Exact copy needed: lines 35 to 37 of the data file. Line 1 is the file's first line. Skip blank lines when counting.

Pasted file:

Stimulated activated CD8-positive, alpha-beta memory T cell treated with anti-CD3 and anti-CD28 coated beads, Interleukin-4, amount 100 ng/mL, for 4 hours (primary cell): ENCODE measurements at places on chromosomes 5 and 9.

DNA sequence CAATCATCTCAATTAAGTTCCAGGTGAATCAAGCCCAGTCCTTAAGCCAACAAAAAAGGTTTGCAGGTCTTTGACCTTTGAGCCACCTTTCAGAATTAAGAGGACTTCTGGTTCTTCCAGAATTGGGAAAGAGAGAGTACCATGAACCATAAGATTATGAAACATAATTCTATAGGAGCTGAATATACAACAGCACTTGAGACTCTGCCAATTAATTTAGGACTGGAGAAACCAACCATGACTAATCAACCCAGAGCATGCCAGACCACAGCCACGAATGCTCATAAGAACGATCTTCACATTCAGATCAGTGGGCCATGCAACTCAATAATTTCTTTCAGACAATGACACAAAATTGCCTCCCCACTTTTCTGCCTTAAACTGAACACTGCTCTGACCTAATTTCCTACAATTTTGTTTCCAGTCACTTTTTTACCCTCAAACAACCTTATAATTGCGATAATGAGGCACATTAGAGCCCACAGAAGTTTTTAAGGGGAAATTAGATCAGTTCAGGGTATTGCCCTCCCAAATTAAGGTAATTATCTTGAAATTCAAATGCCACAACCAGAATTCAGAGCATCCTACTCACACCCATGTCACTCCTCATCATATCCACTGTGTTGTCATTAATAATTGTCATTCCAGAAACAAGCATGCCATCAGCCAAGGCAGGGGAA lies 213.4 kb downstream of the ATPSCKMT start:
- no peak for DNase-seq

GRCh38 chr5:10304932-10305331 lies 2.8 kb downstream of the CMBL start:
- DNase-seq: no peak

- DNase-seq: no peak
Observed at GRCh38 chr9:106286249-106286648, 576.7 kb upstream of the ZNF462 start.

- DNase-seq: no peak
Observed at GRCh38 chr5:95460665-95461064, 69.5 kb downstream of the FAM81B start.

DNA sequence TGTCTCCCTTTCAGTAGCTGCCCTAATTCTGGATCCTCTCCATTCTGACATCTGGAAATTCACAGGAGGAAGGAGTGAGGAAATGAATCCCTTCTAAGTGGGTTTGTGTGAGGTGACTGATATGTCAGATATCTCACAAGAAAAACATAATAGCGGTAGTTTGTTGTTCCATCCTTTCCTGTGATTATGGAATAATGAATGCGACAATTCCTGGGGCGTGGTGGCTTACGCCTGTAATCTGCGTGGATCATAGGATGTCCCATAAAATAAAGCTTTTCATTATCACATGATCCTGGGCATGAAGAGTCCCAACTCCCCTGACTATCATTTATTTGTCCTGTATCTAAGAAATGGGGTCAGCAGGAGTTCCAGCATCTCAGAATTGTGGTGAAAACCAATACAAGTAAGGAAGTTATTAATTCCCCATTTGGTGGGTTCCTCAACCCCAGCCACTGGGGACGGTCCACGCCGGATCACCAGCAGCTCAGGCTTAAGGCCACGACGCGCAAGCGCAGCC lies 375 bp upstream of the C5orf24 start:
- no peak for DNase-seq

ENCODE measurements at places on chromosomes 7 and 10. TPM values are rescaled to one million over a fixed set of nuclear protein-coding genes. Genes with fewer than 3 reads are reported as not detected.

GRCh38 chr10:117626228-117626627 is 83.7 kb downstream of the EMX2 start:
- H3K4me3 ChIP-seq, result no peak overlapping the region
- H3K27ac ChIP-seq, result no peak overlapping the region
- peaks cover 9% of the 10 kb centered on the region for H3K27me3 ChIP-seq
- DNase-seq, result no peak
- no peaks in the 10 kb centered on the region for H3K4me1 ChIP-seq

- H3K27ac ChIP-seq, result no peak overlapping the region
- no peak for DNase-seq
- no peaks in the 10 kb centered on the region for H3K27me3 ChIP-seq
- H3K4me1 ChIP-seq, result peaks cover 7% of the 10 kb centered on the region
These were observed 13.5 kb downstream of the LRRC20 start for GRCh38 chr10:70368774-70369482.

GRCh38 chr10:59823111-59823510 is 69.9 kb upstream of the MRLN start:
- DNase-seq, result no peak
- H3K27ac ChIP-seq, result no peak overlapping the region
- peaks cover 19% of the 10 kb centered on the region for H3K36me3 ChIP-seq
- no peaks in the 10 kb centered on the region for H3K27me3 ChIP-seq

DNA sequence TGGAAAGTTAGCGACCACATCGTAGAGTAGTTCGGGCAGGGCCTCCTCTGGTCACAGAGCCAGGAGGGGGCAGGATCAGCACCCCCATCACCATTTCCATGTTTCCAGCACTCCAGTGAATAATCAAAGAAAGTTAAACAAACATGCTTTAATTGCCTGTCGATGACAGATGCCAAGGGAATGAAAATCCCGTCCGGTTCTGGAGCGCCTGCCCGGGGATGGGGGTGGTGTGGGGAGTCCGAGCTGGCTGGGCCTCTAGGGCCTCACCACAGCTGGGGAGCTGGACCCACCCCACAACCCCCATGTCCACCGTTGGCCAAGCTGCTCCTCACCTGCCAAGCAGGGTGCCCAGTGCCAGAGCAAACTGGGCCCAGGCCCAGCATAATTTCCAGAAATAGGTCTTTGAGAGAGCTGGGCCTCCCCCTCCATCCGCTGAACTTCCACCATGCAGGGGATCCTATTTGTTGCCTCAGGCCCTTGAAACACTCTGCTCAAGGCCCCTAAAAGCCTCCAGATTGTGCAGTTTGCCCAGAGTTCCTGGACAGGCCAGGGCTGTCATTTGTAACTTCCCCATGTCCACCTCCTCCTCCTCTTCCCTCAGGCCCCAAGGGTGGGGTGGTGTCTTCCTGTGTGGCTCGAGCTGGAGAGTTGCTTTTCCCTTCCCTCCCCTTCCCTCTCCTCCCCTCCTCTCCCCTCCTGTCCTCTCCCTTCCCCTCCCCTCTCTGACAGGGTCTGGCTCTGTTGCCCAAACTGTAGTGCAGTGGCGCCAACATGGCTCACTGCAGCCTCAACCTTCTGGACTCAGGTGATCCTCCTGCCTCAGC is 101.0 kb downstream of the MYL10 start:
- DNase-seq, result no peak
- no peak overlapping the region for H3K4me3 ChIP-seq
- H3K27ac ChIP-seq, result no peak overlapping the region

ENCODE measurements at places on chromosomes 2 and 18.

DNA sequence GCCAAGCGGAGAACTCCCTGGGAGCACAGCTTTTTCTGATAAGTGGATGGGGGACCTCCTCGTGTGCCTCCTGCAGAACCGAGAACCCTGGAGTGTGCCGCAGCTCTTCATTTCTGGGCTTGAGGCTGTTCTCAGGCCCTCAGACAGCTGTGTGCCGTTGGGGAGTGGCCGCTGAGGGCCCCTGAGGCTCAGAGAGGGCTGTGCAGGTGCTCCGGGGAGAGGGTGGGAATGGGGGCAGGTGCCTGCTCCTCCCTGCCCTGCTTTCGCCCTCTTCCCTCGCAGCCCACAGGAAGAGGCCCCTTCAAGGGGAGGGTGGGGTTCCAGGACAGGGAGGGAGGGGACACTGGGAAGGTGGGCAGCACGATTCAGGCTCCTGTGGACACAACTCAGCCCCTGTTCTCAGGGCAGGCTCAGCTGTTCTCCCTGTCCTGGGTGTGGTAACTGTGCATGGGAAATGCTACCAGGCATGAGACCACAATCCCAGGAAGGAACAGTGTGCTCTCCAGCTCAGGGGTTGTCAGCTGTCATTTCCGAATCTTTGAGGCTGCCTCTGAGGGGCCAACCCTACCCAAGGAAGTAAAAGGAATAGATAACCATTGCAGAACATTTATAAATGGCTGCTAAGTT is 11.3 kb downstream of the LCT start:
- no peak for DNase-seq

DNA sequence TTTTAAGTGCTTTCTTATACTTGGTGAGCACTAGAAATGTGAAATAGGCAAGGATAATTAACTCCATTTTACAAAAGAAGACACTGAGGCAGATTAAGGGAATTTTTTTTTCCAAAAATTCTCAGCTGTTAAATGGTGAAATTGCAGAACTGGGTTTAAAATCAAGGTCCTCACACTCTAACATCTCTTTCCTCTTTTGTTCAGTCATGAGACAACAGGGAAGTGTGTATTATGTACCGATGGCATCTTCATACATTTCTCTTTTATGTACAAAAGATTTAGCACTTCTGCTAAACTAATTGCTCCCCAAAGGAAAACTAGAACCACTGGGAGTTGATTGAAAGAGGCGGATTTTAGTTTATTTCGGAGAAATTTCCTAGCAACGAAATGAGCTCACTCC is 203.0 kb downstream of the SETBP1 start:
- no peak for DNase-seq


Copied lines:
- no peak for DNase-seq

DNA sequence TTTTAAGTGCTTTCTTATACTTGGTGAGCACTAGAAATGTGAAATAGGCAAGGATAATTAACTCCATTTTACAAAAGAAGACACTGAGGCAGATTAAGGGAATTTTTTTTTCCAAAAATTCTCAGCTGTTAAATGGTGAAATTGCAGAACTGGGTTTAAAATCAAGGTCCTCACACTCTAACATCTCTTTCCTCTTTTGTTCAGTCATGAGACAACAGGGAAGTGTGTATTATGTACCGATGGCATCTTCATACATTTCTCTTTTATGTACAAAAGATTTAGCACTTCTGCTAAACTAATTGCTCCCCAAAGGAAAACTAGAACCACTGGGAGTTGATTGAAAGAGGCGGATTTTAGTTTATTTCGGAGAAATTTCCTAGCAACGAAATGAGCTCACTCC is 203.0 kb downstream of the SETBP1 start:
- no peak for DNase-seq